Swinging Italy (CD 1998 - Sparkling Planet rec.)
Experiment in five beats

This is a surprise. We recorded this track LIVE at the "Tobacco Club" in an unknown isle of Haway, in the fifities. Yes! Live and in the fifties! All is possible with our time machine: The Transistors Mobile!!! The track is a groove swing jazz based on a time of five beats like "Take Five" (D. Brubeck), with the Ob-3 Hammond (played by ErMan) and inspired to Jimmy Smith.

Mission to Atlantis
“Mission to Atlantis” is a track of space-latin-jazz-groove. Just to coin the umpteenth abbreviation! In this song The Transistors have blended some shake-beat memories Jeanne Jeanne like and most of all playing on “futuristic space sounds” - typical of SABPM - is well dosed. Here, our heroes sail inside of a futurist nautilus like an imaginary b-movie about Atlandide, fruit of the unfathomed deeps of the sea, dwelt by young feminine creatures with a space-beat clothes, like in some setting of the early Start Trek. It is a track for a party, excellent for a surf-party, perhaps disguised as The Jetsons.
You never told me
It is a homage to the great Italian tradition of Cocktail Music, also called SABPM. The original has been composed by Piero Piccioni, so dear to R. Sakamoto, for the movie with the same title by Alberto Sordi, with the arrangements by Ennio Morricone, and sung by Julie Rogers who interprets as "Gold Finger". The lirics are obviously by the great Italian Alberto Sordi. In the version of The Transistors one has achieved the best result in the recording studio, especially thanks to Alexandra Toniutti’s highly valued voice (pop singer of the band Cellophane Flowers, belonging to the pop sixties scene of Rome) and to the warmth of the violins’ arrangements. As regards the original, a break and a pop final are present, like some Swing Out Sister or Style Councile atmosphere that play “cool” together with orchestral arrangements. The Transistors of course consider this song as the manifesto of a certain Italian Cocktail sound, even if one could say that the whole production of soundtracks by Piero Piccioni forms a fascinating recovering of one’s memories to an Italian period that lives in our subconscious. It was an age made up of T.V. Saturday nights with "Studio Uno" and the Gorny Kramer’s orchestra, consisting of Italian movies with the teen-ager Catherine Spaak and the young Chet Baker, and the generational nightmares of the average Italian man in the movies by the great Alberto Sordi.
Ciliegi Rosa
Originally written by Louigie/Larue and played in Italy expecially by Xavier Cugat during the fifties! This track is dedicated to Xavier Cugat! A funny idea to mix mambo with strange and futuristic instruments (like Dick Hyman and Enoch Light).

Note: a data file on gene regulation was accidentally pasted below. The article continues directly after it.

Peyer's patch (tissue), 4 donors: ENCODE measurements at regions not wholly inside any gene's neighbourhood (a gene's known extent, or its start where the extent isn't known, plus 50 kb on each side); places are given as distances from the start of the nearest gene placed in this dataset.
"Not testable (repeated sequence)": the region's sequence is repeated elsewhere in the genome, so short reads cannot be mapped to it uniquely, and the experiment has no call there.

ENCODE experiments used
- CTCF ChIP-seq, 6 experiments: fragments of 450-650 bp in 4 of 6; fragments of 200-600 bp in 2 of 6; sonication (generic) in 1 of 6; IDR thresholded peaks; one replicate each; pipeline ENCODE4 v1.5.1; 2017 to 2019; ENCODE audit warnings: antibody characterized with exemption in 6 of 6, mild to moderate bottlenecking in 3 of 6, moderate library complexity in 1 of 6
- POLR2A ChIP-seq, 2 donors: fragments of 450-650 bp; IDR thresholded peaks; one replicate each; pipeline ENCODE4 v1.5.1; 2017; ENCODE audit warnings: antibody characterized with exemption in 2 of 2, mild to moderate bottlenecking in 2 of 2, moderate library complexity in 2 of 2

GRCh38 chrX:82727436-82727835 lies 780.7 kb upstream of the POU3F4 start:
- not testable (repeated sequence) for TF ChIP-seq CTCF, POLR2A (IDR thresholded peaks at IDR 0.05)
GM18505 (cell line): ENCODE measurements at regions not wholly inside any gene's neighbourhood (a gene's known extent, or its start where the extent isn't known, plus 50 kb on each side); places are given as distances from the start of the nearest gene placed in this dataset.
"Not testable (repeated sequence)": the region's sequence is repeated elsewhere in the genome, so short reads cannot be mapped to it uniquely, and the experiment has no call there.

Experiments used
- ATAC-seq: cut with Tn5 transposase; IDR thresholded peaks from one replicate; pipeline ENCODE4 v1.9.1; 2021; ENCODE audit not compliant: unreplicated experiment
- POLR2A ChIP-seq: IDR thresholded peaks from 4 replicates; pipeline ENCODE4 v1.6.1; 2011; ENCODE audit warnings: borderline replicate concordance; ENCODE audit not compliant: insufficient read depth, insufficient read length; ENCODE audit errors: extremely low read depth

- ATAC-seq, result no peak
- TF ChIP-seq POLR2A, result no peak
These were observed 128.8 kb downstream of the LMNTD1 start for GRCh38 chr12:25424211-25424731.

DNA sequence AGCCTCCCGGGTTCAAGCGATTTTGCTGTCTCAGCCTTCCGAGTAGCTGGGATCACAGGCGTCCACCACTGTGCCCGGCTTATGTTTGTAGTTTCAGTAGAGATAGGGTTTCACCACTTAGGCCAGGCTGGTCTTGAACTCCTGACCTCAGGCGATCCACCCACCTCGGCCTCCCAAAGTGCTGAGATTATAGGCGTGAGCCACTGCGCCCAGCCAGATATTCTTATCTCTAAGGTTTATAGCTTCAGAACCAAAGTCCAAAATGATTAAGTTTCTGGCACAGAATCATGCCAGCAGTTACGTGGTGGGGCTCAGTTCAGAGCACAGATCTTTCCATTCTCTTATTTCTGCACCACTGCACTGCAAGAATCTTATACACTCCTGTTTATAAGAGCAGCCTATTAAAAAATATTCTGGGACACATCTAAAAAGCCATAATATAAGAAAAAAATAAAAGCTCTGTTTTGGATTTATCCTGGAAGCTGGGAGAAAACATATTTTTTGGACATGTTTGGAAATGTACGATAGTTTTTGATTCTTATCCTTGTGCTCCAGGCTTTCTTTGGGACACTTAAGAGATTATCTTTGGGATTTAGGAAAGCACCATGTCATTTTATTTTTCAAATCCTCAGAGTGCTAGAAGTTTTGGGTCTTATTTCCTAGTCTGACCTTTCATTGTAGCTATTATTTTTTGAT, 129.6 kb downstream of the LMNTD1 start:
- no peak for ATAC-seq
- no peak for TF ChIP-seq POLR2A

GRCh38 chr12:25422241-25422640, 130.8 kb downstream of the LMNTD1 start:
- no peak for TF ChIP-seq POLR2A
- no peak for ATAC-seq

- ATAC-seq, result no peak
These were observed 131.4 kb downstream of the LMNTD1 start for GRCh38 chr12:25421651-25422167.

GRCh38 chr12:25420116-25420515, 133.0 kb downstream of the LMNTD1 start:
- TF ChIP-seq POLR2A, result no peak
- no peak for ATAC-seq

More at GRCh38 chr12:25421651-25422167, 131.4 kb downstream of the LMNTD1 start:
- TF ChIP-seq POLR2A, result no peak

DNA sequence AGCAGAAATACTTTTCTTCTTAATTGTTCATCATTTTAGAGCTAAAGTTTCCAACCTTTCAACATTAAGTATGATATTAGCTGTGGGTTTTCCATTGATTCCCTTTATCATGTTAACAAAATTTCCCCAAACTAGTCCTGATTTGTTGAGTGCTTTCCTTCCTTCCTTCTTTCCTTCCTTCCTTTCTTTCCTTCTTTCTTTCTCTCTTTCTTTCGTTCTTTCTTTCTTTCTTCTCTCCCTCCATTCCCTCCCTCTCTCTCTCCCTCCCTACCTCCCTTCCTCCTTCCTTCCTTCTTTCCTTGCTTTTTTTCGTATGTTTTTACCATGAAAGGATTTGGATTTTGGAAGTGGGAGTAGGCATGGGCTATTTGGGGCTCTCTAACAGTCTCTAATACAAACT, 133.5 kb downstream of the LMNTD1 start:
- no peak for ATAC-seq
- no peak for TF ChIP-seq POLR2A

Viva Esquivel!
This track is built on a latin-jazz rhythm that belongs both to the soundtracks tradition of the maestro Piero Piccioni and to the sound of another great maestro: Juan Garcia Esquivel. In fact, the song is dedicated to him, and in particular the central chorus “zu-zu-zu” interpreted by Alessandra Toniutti. Both the violins' arrangements and the use of certain instruments such as the vibe, the mellotones, the harpychord,... are studied in order to recreate a certain carefree and easy sound like Folinari wines and Brillantine Linetti’s adversiting. Alexandra Toniutti’s use of eccentric and amused vocalises makes a good impression, which reminds us of Italian movies soundtracks during the 1960s and the 1970s as “Sesso Matto”.

!aviV leviuqsE (reprise)


Intrigo a Portofino


Probably inspired by the movie "Intrigo a Stoccolma" (a famous movie of the 1960s with Paul Newman), "Intrigo a Portofino" rises for love of the "three buttons" jackets of the 1960s or Dolce &Gabbana’s, the spy stories, the exotic music, some "attitudes" of Martini’s adversiting and because after all we like to be ironic about Bond, as the mythic secret agent Max Smart was with transmitters hidden in his lighter or in the double heel of his shoe.
Stelle a Cinecittà (Cinecittà Stars)

Do you love Morricone? This is the song preferred by Vic G. Strings arrangements, sax, tubes and trumpet likea sixties orchestra and a chorus inspired to the soundtracks of Ennio Morricone. A pop song dreaming the atmospheres of Cinecittà movies.
You never told me (reprise)
Cairoport 2100
A mixture of a dark french sound inspired from a TV serial made in France during sixties called "Belfagor!" (The ghost of Louvre!) and a futuristic exotic jungle sound. Try to think: Year 2100, the futuristic metropolis of Cairo in Egypt, and you are in a shuttle (or something like this) in the space–port watching an old movie (Belfagor) while you are waiting for leaving Cairo!
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